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Here is an interesting article I found, after having to witness my best friend's cat (and my friend as well) go through a lot of pain and discomfort, let alone the expense to deal with this issue. I hope this information helps anyone who has to deal with the same.
Feline acne is a condition that can affect cats of any age, sex or breed. It is characterized by the formation of blackheads, or comedones, on the chin.
Although acne in cats can be controlled, there is no treatment to cure it.
There is no known exact cause of cat acne. However, there are several factors that can increase the risk of it occurring. They include poor grooming, stress, dermatitis, and various other diseases. Felines with a weakened immune system are also
susceptible to the condition. Cats that suffer from food allergies or overactive sebaceous glands can develop acne too.
As mentioned earlier, feline acne causes blackheads to form on the chin. They may also appear on your cat’s lips. These blackheads may turn into abscesses which will then break open and form crusts. Some cats also experience hair loss as a result of acne.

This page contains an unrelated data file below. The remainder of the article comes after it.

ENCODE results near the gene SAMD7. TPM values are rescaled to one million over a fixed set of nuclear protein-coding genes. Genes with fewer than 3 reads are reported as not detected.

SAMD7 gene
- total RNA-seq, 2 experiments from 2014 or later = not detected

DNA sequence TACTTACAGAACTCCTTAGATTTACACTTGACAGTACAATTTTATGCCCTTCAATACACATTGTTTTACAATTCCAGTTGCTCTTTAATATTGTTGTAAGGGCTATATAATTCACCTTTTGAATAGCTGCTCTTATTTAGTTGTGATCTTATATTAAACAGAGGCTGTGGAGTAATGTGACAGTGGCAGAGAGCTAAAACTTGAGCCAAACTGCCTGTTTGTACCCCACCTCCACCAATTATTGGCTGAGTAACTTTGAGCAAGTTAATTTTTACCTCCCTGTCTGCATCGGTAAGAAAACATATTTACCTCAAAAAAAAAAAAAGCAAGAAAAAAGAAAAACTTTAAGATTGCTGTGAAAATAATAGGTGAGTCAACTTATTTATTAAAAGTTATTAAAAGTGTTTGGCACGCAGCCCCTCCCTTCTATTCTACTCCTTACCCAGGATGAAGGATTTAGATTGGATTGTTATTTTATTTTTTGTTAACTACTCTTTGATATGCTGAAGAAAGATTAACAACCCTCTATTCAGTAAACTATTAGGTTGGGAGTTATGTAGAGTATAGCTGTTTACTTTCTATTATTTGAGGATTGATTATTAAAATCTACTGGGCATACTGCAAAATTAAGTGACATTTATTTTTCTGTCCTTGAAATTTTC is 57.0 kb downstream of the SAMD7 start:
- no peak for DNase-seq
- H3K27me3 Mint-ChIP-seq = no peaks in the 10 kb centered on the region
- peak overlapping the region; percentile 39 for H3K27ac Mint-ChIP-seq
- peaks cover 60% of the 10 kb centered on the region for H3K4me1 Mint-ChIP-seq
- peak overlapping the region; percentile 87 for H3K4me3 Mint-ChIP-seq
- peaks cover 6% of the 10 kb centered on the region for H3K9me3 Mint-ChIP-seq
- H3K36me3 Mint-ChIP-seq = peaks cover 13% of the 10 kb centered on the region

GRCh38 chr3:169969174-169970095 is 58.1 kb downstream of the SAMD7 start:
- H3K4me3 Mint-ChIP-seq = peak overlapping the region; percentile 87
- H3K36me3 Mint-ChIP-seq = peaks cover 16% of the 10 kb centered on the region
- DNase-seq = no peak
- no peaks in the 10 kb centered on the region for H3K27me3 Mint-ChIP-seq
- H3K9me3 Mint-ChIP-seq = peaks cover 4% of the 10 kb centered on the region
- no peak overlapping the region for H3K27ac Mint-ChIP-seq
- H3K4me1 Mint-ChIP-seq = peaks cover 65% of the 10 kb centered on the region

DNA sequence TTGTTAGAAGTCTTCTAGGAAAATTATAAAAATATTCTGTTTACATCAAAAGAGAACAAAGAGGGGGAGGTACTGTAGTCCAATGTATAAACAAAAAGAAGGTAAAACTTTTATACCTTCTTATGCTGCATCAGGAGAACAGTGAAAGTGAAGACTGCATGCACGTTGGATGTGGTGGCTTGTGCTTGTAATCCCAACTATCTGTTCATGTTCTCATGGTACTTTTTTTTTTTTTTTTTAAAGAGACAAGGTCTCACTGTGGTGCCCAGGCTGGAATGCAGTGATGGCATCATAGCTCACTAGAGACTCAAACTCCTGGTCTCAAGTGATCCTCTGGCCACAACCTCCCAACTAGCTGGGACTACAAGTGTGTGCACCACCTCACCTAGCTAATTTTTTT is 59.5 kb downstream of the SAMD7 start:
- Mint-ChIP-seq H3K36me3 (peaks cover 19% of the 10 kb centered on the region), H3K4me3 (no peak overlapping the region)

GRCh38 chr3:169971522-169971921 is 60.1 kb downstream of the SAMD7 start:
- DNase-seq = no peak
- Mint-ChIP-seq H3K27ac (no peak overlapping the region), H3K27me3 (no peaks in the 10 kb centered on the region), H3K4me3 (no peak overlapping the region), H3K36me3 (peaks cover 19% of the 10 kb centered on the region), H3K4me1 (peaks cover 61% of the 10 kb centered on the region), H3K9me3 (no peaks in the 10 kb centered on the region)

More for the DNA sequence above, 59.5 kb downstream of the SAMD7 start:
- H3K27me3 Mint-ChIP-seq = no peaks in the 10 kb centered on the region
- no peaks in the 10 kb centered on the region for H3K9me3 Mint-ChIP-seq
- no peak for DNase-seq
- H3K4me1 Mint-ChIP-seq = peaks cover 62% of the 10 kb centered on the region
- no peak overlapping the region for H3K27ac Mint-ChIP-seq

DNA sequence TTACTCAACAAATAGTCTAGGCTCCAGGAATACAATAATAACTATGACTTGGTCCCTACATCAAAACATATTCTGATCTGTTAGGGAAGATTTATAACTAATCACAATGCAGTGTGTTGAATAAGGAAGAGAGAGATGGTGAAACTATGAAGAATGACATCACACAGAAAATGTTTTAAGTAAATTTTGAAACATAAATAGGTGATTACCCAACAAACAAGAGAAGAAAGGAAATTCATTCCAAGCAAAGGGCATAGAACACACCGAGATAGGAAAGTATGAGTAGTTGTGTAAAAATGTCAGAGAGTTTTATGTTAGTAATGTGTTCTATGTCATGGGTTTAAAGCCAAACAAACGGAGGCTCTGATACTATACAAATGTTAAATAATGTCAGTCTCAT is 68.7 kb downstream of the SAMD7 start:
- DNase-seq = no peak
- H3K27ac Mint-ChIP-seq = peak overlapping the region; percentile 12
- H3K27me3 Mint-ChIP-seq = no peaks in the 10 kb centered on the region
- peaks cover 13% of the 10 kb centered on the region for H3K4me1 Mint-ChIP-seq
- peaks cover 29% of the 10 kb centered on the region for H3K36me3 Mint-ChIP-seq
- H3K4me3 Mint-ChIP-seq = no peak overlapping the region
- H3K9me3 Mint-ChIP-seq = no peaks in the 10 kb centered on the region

In order to diagnose acne in cats, the veterinarian will likely take skin scrapings. They will help determine if your cat is suffering from a condition other than acne. Sometimes, a skin biopsy will be performed.
Treatment of cat acne is aimed at controlling symptoms rather than curing the condition itself. If your cat has overactive sebaceous glands, he may benefit from antiseborrheic shampoos which help break down excess oils.
Secondary bacterial infections can also become a problem which will need to be treated with topical or oral antibiotics. If your cat develops severe inflammation, the vet may choose to prescribe him a short course of corticosteroids.
There are certain things that you can do to prevent feline acne. It may be helpful to switch to glass or stainless steel food and water dishes. You can also clean your cat’s chin yourself if he isn’t grooming himself properly. This is especially important just after he eats.
(Always consult with a licensed physician/vet about any medical or other condition your pet may have)